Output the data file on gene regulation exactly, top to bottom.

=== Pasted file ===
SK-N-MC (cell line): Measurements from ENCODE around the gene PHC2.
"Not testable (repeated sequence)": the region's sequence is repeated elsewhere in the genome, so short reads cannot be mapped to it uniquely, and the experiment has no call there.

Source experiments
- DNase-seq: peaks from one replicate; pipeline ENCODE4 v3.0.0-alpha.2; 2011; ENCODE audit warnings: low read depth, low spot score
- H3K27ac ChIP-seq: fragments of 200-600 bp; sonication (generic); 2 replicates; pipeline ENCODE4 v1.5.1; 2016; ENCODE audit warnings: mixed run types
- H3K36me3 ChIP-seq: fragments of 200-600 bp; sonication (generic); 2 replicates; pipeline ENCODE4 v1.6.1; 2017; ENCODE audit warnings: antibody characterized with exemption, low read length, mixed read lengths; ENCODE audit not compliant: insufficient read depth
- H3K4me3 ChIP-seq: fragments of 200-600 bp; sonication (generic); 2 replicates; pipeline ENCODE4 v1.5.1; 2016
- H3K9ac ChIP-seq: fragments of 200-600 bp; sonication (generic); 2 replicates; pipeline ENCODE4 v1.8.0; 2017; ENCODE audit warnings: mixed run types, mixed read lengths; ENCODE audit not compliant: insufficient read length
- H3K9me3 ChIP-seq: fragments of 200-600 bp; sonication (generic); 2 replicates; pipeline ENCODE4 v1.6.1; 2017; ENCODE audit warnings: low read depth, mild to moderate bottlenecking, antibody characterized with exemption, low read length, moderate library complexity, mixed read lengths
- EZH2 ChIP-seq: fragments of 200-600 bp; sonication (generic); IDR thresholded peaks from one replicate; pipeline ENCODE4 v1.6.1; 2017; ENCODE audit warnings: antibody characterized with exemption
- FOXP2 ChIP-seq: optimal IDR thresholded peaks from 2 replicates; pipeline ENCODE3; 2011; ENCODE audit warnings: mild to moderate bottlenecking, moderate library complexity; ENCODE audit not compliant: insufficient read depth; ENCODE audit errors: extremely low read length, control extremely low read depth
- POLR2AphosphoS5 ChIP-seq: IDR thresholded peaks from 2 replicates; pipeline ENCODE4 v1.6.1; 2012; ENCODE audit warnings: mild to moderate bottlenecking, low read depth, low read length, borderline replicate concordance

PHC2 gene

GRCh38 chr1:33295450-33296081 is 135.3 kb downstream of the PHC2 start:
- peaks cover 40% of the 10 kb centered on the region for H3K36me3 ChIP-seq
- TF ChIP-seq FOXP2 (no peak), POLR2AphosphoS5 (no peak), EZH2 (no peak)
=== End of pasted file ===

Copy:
SK-N-MC (cell line): Measurements from ENCODE around the gene PHC2.
"Not testable (repeated sequence)": the region's sequence is repeated elsewhere in the genome, so short reads cannot be mapped to it uniquely, and the experiment has no call there.

Source experiments
- DNase-seq: peaks from one replicate; pipeline ENCODE4 v3.0.0-alpha.2; 2011; ENCODE audit warnings: low read depth, low spot score
- H3K27ac ChIP-seq: fragments of 200-600 bp; sonication (generic); 2 replicates; pipeline ENCODE4 v1.5.1; 2016; ENCODE audit warnings: mixed run types
- H3K36me3 ChIP-seq: fragments of 200-600 bp; sonication (generic); 2 replicates; pipeline ENCODE4 v1.6.1; 2017; ENCODE audit warnings: antibody characterized with exemption, low read length, mixed read lengths; ENCODE audit not compliant: insufficient read depth
- H3K4me3 ChIP-seq: fragments of 200-600 bp; sonication (generic); 2 replicates; pipeline ENCODE4 v1.5.1; 2016
- H3K9ac ChIP-seq: fragments of 200-600 bp; sonication (generic); 2 replicates; pipeline ENCODE4 v1.8.0; 2017; ENCODE audit warnings: mixed run types, mixed read lengths; ENCODE audit not compliant: insufficient read length
- H3K9me3 ChIP-seq: fragments of 200-600 bp; sonication (generic); 2 replicates; pipeline ENCODE4 v1.6.1; 2017; ENCODE audit warnings: low read depth, mild to moderate bottlenecking, antibody characterized with exemption, low read length, moderate library complexity, mixed read lengths
- EZH2 ChIP-seq: fragments of 200-600 bp; sonication (generic); IDR thresholded peaks from one replicate; pipeline ENCODE4 v1.6.1; 2017; ENCODE audit warnings: antibody characterized with exemption
- FOXP2 ChIP-seq: optimal IDR thresholded peaks from 2 replicates; pipeline ENCODE3; 2011; ENCODE audit warnings: mild to moderate bottlenecking, moderate library complexity; ENCODE audit not compliant: insufficient read depth; ENCODE audit errors: extremely low read length, control extremely low read depth
- POLR2AphosphoS5 ChIP-seq: IDR thresholded peaks from 2 replicates; pipeline ENCODE4 v1.6.1; 2012; ENCODE audit warnings: mild to moderate bottlenecking, low read depth, low read length, borderline replicate concordance

PHC2 gene

GRCh38 chr1:33295450-33296081 is 135.3 kb downstream of the PHC2 start:
- peaks cover 40% of the 10 kb centered on the region for H3K36me3 ChIP-seq
- TF ChIP-seq FOXP2 (no peak), POLR2AphosphoS5 (no peak), EZH2 (no peak)